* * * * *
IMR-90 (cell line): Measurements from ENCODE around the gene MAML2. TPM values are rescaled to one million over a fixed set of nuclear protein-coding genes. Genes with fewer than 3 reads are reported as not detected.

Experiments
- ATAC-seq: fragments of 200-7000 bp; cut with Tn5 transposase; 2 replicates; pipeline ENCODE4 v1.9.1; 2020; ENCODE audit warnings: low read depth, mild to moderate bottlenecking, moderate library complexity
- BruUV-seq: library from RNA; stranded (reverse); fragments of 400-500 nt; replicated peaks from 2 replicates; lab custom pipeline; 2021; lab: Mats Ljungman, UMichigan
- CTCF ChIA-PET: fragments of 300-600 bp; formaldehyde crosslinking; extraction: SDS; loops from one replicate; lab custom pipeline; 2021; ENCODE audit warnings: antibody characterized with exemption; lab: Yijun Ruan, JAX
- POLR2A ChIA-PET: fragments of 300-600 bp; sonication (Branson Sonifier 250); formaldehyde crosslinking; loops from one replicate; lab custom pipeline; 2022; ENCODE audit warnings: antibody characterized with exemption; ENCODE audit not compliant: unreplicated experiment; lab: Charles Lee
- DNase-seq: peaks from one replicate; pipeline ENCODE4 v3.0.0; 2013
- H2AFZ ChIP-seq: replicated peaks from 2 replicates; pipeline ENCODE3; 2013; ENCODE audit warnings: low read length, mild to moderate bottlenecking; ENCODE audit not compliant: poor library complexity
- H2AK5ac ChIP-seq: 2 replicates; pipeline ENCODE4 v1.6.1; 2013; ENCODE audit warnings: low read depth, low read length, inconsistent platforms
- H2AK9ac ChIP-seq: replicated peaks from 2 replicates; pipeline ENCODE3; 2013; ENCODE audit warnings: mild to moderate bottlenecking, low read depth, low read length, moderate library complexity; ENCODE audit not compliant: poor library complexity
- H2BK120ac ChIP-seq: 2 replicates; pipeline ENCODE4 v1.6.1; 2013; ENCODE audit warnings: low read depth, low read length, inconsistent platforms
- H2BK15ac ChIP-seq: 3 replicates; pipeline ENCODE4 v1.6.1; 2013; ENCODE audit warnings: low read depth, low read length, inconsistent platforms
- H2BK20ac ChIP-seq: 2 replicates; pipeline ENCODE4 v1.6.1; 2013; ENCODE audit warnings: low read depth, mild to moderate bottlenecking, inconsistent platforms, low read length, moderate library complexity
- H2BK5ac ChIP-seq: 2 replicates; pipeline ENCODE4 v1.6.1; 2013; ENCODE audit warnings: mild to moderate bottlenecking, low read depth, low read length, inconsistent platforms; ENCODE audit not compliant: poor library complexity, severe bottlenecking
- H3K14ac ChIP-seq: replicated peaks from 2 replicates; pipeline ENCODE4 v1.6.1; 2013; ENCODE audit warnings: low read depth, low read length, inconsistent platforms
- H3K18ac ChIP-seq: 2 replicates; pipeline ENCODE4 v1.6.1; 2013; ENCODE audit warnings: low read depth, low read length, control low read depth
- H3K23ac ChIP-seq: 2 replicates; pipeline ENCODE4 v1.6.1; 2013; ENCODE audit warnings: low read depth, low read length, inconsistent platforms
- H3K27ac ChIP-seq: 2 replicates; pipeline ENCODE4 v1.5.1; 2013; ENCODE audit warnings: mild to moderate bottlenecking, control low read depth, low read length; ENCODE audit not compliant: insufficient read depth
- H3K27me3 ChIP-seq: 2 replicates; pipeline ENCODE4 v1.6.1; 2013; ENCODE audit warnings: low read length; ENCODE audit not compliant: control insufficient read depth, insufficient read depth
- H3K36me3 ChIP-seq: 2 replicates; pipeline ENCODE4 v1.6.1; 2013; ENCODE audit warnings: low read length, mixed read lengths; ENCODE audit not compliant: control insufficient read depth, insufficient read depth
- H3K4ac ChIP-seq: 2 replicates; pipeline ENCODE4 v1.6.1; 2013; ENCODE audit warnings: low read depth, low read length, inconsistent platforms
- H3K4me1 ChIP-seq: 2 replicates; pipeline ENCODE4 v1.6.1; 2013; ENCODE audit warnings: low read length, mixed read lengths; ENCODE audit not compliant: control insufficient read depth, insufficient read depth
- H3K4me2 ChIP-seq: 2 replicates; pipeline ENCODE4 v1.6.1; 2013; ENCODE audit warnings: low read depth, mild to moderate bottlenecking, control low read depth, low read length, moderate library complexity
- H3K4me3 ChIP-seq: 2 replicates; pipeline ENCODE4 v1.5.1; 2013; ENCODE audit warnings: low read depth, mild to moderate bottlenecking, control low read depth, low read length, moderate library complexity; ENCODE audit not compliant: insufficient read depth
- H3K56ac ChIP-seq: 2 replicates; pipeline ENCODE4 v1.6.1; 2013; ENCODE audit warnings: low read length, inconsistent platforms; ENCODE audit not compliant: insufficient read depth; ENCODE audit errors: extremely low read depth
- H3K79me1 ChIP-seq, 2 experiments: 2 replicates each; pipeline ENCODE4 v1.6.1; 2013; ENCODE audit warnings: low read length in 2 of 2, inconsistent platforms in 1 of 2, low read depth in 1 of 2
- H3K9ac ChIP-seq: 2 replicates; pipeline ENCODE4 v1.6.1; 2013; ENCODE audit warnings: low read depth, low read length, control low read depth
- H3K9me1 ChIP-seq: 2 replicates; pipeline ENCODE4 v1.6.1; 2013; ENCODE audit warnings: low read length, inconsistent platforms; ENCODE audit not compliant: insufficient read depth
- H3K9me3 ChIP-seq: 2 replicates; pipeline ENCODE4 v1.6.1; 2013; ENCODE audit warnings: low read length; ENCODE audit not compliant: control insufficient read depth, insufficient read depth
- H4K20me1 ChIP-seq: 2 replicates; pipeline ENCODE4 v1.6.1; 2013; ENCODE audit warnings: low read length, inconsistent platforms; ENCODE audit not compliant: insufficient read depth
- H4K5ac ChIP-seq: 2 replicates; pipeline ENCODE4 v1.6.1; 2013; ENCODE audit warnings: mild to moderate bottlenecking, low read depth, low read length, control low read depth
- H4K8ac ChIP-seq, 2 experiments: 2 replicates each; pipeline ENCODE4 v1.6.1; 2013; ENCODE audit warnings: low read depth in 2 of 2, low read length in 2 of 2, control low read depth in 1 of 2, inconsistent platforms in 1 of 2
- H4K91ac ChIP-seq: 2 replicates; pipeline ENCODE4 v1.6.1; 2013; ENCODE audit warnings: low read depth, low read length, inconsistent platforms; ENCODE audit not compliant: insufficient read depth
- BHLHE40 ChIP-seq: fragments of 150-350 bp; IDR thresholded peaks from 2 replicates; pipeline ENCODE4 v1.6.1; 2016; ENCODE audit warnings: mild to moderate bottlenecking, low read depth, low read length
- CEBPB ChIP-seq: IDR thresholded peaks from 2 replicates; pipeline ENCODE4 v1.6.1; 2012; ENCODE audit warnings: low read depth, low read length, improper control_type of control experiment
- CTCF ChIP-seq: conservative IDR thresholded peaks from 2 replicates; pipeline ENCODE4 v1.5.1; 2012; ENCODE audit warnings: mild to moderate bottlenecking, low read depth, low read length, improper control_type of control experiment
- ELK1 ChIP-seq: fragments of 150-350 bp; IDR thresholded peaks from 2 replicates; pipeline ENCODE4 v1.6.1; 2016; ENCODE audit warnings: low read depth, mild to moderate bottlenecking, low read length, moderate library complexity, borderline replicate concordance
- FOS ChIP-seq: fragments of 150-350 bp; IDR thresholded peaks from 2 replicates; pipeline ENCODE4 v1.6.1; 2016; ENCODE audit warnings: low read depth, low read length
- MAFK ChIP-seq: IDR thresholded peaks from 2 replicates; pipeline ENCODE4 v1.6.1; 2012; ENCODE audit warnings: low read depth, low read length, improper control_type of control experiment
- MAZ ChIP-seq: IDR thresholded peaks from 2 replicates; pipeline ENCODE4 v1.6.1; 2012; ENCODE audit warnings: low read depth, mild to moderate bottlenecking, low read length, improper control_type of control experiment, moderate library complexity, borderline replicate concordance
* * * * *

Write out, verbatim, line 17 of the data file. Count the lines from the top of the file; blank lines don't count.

- H3K23ac ChIP-seq: 2 replicates; pipeline ENCODE4 v1.6.1; 2013; ENCODE audit warnings: low read depth, low read length, inconsistent platforms